Neuroscience

Is Alzheimer’s Disease: A consequence of bad waste management in aging brain?

The brain is the organ with the highest energy consumption and cellular activity. Consequently, many waste products are produced and need to be removed from the brain and properly disposed of. This disposal heavily relies on the newly discovered lymphatic system in the brain

In a new study published in Nature, bad waste management, or the dysfunction of the lymphatic system, is associated with Alzheimer’s Disease.

In a laboratory study, the authors describe how blocking of the lymphatic drainage severely promoted factors that can lead to Alzheimer’s Disease or worsen its symptoms. In contrast, improving the waste management through more efficient lymphatic drainage lessened the likelihood of developing Alzheimer’s Disease.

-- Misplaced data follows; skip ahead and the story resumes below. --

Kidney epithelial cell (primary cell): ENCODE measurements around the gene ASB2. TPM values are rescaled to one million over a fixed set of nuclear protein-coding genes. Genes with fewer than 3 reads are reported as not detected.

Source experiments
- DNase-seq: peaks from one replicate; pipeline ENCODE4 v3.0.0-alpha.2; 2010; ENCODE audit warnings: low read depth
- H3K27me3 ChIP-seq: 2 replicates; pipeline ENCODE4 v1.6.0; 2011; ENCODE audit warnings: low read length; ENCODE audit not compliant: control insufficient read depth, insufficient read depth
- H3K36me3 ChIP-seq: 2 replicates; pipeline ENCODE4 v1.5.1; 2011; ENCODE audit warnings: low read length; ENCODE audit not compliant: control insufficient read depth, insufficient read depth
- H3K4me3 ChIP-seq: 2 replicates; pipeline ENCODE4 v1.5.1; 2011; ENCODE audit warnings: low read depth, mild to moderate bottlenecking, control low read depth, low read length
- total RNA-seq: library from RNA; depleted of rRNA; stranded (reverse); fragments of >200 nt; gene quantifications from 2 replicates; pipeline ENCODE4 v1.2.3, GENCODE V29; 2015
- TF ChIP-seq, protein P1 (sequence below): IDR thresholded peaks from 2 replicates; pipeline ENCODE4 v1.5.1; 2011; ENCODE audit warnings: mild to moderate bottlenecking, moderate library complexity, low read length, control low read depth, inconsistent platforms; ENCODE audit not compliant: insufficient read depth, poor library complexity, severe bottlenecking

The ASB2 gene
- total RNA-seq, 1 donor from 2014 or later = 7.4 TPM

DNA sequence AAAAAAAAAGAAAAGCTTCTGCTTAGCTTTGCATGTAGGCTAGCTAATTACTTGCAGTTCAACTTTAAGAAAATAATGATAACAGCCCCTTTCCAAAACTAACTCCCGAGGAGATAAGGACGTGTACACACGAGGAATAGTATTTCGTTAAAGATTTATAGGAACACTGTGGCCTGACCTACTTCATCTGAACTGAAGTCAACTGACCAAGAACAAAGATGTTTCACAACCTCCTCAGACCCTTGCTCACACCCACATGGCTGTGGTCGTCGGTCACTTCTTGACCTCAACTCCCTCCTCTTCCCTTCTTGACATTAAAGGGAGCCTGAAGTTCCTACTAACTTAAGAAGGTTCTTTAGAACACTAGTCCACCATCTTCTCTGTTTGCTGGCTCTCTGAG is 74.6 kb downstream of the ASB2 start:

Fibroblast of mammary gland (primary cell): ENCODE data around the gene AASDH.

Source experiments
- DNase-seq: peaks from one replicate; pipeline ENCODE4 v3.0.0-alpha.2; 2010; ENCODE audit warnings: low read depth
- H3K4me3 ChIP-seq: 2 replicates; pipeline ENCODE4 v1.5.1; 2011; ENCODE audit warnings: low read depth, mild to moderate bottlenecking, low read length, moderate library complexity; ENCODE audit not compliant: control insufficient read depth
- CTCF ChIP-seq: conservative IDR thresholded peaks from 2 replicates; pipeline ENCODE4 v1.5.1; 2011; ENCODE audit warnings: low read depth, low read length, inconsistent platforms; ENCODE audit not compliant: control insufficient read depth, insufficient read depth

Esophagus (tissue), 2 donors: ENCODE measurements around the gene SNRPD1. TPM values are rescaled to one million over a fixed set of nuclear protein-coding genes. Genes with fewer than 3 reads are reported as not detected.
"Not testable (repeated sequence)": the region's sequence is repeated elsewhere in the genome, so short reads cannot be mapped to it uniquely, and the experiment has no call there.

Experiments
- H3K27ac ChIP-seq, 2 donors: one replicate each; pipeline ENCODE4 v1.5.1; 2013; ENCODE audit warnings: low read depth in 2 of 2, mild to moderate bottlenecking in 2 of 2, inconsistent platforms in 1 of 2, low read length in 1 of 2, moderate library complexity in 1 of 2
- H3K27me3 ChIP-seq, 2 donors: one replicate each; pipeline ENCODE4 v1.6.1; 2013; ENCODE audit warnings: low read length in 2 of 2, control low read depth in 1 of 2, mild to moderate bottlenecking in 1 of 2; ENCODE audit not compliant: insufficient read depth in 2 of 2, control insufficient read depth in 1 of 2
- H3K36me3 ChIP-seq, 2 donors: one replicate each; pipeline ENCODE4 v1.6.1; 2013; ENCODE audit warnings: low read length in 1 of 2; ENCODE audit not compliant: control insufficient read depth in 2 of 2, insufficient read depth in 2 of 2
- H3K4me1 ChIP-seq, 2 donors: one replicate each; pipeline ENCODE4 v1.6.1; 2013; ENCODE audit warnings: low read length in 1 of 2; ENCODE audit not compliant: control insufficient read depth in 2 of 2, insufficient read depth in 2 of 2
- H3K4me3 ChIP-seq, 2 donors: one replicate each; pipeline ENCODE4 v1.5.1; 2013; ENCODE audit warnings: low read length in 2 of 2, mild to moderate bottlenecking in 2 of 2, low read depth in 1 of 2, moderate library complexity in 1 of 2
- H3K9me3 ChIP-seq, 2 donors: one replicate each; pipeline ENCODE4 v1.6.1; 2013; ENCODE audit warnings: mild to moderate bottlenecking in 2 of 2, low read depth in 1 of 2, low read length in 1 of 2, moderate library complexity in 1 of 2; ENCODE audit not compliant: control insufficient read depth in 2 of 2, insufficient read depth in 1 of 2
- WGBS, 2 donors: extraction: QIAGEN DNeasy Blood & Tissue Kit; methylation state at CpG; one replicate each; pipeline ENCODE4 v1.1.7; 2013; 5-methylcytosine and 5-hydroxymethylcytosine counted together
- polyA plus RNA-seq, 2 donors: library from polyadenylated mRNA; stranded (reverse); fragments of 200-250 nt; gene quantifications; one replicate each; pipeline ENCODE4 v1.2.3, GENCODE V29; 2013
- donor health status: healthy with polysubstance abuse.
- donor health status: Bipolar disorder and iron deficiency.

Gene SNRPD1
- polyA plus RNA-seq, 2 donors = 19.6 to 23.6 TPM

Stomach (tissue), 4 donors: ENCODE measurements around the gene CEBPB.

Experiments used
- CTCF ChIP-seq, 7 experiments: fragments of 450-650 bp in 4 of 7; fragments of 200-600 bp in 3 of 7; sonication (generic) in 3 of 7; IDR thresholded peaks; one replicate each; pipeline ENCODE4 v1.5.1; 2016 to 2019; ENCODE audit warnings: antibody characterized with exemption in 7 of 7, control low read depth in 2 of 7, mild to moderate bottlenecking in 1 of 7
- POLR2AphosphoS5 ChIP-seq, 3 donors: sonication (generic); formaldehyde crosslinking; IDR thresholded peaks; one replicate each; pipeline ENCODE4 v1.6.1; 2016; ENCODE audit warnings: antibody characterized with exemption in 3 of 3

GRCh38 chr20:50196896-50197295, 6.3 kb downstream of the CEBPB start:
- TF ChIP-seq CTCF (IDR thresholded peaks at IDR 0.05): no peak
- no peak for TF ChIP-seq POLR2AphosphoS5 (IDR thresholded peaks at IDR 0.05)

Aging is a part of life but is also associated with functional decline. Age-related changes to the lymphatic system might cause insufficient lymphatic drainage.  As this study reveals, this dysfunction can promote neurological disease in the aging population.

Novel methods that improve waste disposal from the brain might offer new therapeutic methods, either as a stand-alone or in combination with existing therapeutics,  against Alzheimer’s Disease.

Categories: Neuroscience, New insights

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